The Turnbull government has veered sharply to the left and unveiled a big tax-and-spend budget for 2017-18 designed to win favour with voters while pushing debt higher.
The Coalition has already been spending and taxing at significantly higher levels than under Labor, but the spending will kick into overdrive as the government seeks to restore its political fortunes.
To fund big spending on infrastructure projects, its surrender in the Gonski school funding debate and on Medicare and pharmaceuticals, the Turnbull government is hitting the big banks with a new levy intended to raise more than $6 billion over forward estimates, and increasing the Medicare levy from 2019 by half a percentage point, generating another $8.2 billion at the back end of forward estimates.
As a result, government spending will rise by $8 billion over forward estimates compared to just six months ago, when Scott Morrison unveiled his mid-year update; capital investment will also surge over the same period, but tax revenue will also lift by $10 billion. Net government debt will be pushed to a new peak, a monster $375 billion in 2018-19, but it will peak sooner than forecast in the Mid-Year Economic and Fiscal Outlook.
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The budget predicts a steady-as-she-goes economy, with some sounder-looking forecasts than in the 2016 budget. The economic forecasts in that budget were savaged for being too optimistic – something borne out by a further downgrading of the current year (2016-17) GDP growth forecast to 1.75% today, when this time last year the prediction was for 2.5% (and 1.75% is low — is the government expecting a bad fourth quarter?). This time around, the GDP growth forecast is 2.75%, but nominal GDP growth is expected to be 4% — less strong than pre-budget speculation suggested. Wages growth will continue to remain subdued, with the Wage Price Index lifting, but only to 2.5%. Unemployment (at 5.75%) will also remain a little higher than believed just six months ago, when it was expected to fall to 5.5%. Scott Morrison and Treasury have gone conservative on their forecasts, and they deserve credit for it.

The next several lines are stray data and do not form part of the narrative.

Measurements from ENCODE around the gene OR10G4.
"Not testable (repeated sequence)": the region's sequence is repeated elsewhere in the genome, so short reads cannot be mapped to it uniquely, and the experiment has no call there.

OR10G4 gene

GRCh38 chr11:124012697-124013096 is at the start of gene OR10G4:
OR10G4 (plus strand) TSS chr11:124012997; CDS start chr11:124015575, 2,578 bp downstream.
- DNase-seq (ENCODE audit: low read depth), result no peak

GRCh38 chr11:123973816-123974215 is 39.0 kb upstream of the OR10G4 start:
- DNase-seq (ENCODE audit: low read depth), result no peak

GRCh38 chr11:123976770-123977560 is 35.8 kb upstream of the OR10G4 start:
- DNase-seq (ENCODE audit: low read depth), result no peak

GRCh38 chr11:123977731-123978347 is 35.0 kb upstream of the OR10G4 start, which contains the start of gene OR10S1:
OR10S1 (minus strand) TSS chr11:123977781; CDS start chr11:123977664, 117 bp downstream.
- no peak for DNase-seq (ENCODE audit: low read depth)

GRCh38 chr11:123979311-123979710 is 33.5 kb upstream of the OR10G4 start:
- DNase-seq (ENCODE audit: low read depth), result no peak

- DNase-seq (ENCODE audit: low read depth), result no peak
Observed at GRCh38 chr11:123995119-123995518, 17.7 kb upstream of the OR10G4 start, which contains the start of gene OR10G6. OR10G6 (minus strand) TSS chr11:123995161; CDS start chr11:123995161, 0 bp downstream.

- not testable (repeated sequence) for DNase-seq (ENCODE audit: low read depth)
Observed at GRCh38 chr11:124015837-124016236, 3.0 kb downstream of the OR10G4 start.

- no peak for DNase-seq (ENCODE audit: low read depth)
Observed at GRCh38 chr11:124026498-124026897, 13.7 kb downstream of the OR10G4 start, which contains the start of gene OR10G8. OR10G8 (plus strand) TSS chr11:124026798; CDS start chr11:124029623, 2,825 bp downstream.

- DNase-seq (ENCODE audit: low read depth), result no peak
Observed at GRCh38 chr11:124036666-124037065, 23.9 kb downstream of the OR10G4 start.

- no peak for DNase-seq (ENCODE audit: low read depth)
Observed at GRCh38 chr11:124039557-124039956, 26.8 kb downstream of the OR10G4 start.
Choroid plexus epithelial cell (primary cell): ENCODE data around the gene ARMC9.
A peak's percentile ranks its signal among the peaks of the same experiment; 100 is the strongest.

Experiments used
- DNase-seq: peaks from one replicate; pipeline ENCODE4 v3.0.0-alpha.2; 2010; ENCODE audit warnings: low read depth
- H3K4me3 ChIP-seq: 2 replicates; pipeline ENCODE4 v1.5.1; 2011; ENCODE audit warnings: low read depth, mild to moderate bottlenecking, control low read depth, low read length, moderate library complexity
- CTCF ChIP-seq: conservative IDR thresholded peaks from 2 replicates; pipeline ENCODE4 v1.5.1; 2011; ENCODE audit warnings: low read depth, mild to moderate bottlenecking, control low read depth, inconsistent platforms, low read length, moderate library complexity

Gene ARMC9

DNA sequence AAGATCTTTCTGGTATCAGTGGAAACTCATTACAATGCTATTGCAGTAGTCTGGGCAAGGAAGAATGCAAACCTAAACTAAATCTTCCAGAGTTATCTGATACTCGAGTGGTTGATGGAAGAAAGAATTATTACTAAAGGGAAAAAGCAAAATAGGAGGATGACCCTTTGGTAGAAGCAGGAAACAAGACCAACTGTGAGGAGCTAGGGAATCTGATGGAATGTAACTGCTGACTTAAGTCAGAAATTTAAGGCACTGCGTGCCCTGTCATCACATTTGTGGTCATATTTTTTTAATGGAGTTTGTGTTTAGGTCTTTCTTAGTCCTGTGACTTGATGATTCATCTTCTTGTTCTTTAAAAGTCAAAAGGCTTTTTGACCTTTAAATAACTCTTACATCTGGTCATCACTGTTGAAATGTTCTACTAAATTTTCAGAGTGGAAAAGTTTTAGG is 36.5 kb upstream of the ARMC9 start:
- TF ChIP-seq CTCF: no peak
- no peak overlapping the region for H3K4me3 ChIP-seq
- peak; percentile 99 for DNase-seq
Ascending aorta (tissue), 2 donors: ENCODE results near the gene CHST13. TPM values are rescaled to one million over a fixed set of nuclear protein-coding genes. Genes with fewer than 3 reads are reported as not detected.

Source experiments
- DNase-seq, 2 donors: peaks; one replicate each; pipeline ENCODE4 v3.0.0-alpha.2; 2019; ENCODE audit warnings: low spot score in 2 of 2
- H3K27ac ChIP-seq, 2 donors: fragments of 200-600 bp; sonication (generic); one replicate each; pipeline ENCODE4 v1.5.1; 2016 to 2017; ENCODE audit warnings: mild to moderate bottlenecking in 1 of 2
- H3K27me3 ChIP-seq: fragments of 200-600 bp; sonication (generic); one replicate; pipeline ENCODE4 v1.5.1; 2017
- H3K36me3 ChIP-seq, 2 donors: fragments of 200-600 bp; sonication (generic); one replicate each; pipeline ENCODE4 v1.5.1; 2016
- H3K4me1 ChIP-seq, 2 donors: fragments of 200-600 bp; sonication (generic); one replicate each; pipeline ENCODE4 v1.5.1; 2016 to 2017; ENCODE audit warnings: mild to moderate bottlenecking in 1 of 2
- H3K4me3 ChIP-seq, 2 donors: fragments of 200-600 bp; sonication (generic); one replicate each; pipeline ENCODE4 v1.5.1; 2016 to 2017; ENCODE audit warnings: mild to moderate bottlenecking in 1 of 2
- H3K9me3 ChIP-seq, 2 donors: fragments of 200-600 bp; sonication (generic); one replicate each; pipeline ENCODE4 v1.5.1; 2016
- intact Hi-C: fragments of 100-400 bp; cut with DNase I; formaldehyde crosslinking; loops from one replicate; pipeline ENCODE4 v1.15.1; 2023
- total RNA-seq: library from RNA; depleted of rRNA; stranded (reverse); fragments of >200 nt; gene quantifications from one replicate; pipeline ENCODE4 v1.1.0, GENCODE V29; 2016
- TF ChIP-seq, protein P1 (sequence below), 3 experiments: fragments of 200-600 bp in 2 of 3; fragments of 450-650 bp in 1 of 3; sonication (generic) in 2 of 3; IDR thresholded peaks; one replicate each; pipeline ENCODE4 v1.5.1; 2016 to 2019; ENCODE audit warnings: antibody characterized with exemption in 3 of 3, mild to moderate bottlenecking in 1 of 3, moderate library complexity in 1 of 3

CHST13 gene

The government’s infrastructure spend centres on two major New South Wales projects: a massive $8.4 billion on the National Party’s favourite boondoggle, a Melbourne-to-Brisbane rail link through inland NSW, with the funding to be allocated across seven years; and western Sydney airport will receive $5.3 billion for a new government company to develop the facility.
Overall, the budget deficit is up for both this current financial year and 2017-18, compared to forecasts just six months ago, but the promised return to surplus is finally into the fourth year of forward estimates. Nonetheless, 2017-18 will mean another $30-odd billion dollars in deficit spending pumped into an economy that is still travelling below its long-term trend.
The era of debt-and-deficits alarm from the Coalition has been washed away in a flood of red ink – but Morrison insists the end of the deluge is in sight. And there’s more reason than this time last year to believe him.